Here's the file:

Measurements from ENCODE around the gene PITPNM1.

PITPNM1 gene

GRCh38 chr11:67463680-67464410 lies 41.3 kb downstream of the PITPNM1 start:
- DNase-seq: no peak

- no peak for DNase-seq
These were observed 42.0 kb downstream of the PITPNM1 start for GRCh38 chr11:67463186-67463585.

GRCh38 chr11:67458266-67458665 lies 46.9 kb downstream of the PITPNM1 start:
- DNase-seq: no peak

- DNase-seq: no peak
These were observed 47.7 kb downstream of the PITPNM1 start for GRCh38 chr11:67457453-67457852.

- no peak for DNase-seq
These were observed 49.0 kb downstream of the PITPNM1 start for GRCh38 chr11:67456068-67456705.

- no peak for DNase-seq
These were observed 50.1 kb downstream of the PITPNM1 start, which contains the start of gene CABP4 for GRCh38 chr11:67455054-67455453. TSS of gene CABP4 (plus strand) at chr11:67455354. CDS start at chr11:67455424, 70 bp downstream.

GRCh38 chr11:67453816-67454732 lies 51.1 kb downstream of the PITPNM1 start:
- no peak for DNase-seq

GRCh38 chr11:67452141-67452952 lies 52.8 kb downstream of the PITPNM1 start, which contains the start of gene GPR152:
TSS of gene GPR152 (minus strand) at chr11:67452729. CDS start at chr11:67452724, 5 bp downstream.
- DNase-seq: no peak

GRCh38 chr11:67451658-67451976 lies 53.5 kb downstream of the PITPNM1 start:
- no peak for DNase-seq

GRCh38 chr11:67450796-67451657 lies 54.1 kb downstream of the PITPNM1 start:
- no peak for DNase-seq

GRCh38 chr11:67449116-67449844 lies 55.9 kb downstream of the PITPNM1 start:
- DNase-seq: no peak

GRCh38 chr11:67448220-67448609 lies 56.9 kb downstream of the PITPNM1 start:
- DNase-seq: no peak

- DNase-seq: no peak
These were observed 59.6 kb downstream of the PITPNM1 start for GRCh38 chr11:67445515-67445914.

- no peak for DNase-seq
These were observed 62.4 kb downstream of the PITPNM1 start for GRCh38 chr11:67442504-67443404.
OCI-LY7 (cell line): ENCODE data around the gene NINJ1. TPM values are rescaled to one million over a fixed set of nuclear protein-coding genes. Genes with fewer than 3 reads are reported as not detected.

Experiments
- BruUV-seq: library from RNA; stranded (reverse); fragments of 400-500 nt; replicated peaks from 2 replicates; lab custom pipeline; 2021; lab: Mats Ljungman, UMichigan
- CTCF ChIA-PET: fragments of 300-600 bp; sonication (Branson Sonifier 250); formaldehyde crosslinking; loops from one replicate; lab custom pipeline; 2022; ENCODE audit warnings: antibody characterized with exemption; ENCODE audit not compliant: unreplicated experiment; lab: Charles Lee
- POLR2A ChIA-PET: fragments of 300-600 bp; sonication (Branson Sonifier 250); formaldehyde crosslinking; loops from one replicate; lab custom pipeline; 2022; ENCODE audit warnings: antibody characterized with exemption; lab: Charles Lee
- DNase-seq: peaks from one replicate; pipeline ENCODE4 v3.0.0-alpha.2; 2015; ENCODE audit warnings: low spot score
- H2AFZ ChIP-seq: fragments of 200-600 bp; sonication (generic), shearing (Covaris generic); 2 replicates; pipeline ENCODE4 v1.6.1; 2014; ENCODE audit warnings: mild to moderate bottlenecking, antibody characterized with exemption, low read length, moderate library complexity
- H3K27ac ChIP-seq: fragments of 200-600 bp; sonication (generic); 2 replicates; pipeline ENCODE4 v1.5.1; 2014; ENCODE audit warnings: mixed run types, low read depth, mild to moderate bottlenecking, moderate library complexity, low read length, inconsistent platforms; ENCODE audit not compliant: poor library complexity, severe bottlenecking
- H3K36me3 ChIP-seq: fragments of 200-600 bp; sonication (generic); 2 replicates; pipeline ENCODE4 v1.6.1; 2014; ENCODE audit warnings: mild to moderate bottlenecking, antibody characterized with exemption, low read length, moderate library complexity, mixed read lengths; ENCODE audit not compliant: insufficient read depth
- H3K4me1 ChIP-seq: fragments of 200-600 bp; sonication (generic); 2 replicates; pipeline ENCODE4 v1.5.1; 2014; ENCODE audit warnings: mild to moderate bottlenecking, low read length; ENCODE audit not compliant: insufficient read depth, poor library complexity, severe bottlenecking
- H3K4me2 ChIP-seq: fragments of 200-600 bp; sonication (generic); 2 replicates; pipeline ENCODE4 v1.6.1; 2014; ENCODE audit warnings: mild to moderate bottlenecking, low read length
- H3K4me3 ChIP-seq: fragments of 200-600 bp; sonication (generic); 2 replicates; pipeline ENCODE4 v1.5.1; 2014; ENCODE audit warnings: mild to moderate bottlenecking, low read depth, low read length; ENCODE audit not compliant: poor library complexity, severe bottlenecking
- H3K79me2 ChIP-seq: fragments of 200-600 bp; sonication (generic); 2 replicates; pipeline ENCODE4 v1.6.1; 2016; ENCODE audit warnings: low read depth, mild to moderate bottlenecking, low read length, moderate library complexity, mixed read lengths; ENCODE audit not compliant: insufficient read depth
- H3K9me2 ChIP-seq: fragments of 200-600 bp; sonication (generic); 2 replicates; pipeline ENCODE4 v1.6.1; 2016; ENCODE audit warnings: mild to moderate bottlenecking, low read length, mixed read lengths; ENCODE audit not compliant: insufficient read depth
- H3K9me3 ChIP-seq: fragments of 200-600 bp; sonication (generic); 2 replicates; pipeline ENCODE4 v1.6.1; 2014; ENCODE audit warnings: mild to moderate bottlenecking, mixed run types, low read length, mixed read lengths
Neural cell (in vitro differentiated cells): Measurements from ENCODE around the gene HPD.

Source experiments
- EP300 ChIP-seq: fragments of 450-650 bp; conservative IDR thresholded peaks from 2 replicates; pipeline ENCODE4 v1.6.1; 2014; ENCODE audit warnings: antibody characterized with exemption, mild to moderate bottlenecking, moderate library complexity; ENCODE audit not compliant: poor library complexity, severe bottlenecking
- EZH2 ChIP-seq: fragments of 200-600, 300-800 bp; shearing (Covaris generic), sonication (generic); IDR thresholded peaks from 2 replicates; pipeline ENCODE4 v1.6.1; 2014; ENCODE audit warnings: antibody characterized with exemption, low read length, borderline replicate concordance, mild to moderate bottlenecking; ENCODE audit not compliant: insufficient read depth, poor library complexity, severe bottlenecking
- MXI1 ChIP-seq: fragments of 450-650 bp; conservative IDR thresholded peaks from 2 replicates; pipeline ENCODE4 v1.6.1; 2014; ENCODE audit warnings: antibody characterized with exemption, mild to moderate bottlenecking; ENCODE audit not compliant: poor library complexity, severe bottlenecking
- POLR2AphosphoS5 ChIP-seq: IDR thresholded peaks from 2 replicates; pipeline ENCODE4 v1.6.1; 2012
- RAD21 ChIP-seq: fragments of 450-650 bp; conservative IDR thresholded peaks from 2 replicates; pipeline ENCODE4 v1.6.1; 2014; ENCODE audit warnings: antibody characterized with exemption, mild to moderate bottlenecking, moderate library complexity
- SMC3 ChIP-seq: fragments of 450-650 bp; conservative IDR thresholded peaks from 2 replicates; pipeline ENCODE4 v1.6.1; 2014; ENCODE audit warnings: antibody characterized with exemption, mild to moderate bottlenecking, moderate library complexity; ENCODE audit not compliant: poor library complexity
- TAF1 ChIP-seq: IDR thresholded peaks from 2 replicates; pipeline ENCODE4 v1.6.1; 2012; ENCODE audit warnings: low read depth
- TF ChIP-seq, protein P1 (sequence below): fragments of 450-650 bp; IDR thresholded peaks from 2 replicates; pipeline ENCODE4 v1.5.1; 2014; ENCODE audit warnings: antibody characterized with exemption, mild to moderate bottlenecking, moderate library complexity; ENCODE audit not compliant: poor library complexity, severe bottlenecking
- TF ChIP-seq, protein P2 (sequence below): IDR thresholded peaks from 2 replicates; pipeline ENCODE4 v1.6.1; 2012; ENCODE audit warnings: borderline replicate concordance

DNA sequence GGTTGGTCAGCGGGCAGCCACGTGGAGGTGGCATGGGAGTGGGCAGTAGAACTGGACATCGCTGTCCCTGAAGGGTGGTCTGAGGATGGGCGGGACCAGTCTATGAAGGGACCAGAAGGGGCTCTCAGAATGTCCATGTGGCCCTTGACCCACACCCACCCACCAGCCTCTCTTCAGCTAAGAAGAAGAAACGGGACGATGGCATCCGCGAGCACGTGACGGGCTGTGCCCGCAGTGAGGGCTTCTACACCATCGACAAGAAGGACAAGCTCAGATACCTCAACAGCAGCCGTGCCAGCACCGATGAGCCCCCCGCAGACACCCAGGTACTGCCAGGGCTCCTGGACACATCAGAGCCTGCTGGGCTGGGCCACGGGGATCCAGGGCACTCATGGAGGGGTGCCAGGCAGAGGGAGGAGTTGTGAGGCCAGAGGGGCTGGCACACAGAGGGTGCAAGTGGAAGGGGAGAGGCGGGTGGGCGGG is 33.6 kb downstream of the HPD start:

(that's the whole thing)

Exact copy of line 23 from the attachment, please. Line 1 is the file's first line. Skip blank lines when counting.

- no peak for DNase-seq